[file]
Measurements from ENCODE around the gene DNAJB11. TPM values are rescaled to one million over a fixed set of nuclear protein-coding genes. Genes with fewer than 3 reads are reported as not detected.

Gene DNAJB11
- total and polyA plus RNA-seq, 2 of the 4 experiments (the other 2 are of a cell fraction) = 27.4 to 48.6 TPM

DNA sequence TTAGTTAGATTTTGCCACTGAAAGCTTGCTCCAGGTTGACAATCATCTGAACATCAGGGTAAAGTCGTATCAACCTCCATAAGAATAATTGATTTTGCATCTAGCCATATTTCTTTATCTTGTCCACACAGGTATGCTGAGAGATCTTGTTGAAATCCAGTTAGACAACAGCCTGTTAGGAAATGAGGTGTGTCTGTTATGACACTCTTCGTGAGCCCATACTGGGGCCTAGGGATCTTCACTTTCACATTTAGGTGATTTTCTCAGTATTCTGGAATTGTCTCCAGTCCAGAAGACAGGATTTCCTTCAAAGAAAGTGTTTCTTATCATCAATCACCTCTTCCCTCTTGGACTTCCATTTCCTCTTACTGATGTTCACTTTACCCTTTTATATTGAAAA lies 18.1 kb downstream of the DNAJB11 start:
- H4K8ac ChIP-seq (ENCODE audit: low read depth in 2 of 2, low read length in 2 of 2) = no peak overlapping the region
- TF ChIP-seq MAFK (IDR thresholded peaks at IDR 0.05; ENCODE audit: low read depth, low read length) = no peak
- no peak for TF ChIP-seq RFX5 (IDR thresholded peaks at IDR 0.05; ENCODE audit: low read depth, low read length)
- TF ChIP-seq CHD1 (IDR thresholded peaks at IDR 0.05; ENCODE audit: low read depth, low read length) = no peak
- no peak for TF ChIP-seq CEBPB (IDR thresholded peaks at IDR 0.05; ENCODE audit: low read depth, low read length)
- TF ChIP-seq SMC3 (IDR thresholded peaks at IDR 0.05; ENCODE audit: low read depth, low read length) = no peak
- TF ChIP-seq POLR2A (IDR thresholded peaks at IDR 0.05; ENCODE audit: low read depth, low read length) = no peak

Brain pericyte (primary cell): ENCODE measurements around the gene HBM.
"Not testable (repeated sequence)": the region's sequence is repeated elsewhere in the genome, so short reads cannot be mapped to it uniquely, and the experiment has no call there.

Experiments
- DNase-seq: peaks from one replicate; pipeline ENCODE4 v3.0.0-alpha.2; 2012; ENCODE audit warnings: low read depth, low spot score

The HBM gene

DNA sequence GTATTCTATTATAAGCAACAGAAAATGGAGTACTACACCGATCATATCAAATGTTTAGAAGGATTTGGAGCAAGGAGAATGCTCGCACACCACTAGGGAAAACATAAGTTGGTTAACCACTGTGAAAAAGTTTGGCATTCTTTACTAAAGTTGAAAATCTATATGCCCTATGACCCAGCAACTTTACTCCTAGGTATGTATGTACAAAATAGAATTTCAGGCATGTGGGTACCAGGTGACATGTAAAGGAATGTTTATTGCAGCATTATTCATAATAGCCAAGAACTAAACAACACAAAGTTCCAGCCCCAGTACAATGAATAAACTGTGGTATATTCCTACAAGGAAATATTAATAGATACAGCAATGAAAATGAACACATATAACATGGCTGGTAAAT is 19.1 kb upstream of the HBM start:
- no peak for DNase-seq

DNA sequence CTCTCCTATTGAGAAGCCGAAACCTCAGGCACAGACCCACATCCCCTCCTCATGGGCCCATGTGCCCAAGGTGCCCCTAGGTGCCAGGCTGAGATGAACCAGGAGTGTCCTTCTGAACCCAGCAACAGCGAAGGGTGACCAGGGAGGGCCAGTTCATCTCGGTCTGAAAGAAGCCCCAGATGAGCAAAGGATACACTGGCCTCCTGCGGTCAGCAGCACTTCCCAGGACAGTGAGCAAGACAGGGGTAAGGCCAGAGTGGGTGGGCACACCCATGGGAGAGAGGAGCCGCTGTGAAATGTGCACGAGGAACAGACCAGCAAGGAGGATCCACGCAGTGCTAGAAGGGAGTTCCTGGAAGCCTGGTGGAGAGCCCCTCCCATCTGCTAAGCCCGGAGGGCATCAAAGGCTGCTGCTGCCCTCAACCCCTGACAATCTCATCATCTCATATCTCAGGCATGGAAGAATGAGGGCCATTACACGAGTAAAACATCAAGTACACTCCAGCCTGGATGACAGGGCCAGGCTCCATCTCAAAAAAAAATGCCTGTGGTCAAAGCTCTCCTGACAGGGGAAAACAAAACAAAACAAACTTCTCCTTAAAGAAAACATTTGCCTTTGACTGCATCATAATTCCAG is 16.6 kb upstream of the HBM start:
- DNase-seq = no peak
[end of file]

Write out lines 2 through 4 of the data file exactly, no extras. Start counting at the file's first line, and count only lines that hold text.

Gene DNAJB11
- total and polyA plus RNA-seq, 2 of the 4 experiments (the other 2 are of a cell fraction) = 27.4 to 48.6 TPM

DNA sequence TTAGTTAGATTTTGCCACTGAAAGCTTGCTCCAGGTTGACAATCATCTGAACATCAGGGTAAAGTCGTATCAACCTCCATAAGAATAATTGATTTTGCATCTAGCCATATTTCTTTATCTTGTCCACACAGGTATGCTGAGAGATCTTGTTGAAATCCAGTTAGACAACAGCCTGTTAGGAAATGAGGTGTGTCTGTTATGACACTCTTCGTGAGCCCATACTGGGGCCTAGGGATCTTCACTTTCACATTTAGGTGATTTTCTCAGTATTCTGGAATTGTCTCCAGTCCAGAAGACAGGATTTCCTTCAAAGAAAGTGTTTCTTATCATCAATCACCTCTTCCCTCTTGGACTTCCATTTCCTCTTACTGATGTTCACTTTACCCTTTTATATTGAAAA lies 18.1 kb downstream of the DNAJB11 start: